The Philips 243B1JH offers an array of features that will satisfy your requirements for a unified work-from-home setup. It’s a convenient and capable display if you want to create a workstation at home without all the fuss of multiple peripherals with cables. However, it is quite expensive for a 1080p office monitor, so let’s take a closer look to know more.
Philips 243B1JH Specifications
- Screen Size: 24 Inches
- Resolution: 1920 x 1080 FHD
- Aspect Ratio: 16:9
- Panel Technology: In-Plane Switching (IPS)
- Refresh Rate: 75Hz
- Response Time: 4ms
- Contrast Ratio: 1000:1 (Static)
- Brightness: 250 cd/m²
- Speakers: Yes (2 x 3 Watts)
- Stand: Height – Yes
- Stand: Tilt – Yes
- Stand: Swivel – Yes
- Stand: Pivot – Yes
- VESA Compatibility: Yes 100 x 100
- Connectivity: DisplayPort 1.4 x 1, DP 1.4 Out x 1, HDMI 1.4 x 1, USB 3.2 x 4, USB-C (PD100W) x 1, USB-C PD15W Downstream x 1, RJ45 x 1, 3.5mm Jack x 1
- Dimensions with Stand (WxHxD): 21.26” x 13.82” x 8.07”
- Weight 10.76 lbs
Design and Features
The Philips 243B1JH looks identical to the 243B1 we reviewed earlier, but this new iteration carries a few upgrades. The matte black chassis is always a classic look on business models, plus it makes them easy to clean and resistant to minor damage like scratches. The display is bezel-free on three sides so the screen looks cleaner with fewer distractions.
It is going to be easy to move your work setup to this model since it’s sized like most monitors you can encounter at school or work. It needs over 8 inches of depth, but it is still reasonably compact and that large base is flat and square. It doesn’t weigh a lot so it’s portable and easy to move around if you want to rearrange your setup.
Its build quality is excellent so you can rest assured that it will outlast your workstation and its components. The plastics used are thick and durable, plus there were no cosmetic defects on the device. The included stand is stable and well-built so the screen won’t shake or sag while you are clearing your tasks.
It’s disappointing that the Philips 243B1JH still uses OSD buttons instead of a more convenient joystick. It takes a bit more effort to get to a specific setting so we heavily prefer the other design since it’s user-friendly. But at least the keys are labeled and visible at the front, so you don’t have to reach in and fumble around to find the right one to press.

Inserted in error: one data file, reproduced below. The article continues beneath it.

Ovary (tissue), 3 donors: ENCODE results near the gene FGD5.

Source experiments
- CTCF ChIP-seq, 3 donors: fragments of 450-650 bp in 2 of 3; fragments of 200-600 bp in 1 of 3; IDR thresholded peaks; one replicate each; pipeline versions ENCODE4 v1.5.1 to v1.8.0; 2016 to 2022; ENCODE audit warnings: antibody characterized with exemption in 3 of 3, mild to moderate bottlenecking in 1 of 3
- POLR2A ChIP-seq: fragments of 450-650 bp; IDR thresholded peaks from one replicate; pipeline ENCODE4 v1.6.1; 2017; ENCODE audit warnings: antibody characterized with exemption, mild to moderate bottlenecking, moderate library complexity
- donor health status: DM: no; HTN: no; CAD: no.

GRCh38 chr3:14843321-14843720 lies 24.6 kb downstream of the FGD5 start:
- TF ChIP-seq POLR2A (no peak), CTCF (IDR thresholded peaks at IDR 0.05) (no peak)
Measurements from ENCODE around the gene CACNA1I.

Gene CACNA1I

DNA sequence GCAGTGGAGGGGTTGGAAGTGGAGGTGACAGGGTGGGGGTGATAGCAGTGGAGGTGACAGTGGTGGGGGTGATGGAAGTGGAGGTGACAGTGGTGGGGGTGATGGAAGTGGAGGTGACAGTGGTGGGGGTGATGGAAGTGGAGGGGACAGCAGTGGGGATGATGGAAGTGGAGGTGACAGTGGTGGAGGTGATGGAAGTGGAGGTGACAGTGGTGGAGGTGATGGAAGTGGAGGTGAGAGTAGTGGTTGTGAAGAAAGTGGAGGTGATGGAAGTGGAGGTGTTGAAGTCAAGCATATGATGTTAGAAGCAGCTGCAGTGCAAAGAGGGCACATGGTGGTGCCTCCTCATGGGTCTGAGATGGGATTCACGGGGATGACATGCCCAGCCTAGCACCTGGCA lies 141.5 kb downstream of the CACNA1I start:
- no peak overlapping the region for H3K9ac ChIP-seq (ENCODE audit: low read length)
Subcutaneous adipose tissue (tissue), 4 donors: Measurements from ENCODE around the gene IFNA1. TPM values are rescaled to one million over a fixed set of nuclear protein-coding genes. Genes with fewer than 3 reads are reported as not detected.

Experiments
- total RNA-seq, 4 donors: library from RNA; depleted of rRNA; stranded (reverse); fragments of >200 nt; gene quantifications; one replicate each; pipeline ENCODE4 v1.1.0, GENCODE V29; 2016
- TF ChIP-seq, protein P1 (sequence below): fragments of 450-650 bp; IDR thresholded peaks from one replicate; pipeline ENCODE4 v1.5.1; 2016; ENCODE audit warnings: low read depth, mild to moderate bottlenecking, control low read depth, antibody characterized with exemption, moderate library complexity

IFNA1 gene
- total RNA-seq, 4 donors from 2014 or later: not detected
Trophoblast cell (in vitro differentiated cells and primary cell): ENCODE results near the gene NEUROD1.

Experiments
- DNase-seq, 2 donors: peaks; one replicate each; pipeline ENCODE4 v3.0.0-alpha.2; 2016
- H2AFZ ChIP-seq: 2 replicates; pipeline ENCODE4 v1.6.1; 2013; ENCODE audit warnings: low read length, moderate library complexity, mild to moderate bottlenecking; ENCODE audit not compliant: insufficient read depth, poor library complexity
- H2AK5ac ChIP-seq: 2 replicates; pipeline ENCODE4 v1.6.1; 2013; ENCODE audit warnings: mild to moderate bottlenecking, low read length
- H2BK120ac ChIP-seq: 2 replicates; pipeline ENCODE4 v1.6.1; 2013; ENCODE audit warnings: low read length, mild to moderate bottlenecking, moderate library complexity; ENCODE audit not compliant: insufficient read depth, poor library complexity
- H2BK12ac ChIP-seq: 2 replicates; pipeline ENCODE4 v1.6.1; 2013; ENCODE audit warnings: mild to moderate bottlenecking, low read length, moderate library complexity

The stand included in the package offers tilt, swivel, pivot, and height adjustments for your convenience. It is easy to get a comfortable viewing angle so you don’t strain your neck during extended hours of use. You can use VESA mounts, but that only becomes necessary if you have other screens on your setup or if desk space is very limited.
The best part about the Philips 243B1JH is its connectivity layout which includes DisplayPort 1.4 input and output, an HDMI 1.4 port, and a USB-C slot with DP Alt Mode and 100 watts of charging power. You also get another USB-C with 15 Watts for downstream, plus four USB 3.2 ports for peripherals and accessories.
An RJ45 LAN port is also present, along with a 3.5mm jack for headphones and speakers. The upgrade on this variant is a built-in webcam and microphone which lets you attend video conference calls with fewer gadgets and wires to clutter your setup. The camera is reasonably clear and comparable to most mobile phone front cams, so it is usable for work applications.
You also get built-in speakers with 3 watts of power so you won’t need any other audio equipment for remote meetings. They don’t have enough power for profound sound in games and movies, but that’s understandable since this is a business model.
Display and Performance
The Philips 243B1JH sports a 24-inch IPS panel with 1920 x 1080 resolution, a 75Hz refresh rate, and a 4ms response time. The backlight has a 250 cd/m2 rating while its contrast ratio is listed at 1000:1 like most IPS panels. This model doesn’t have specific features like HDR, but that’s understandable since it is not designed for entertainment purposes.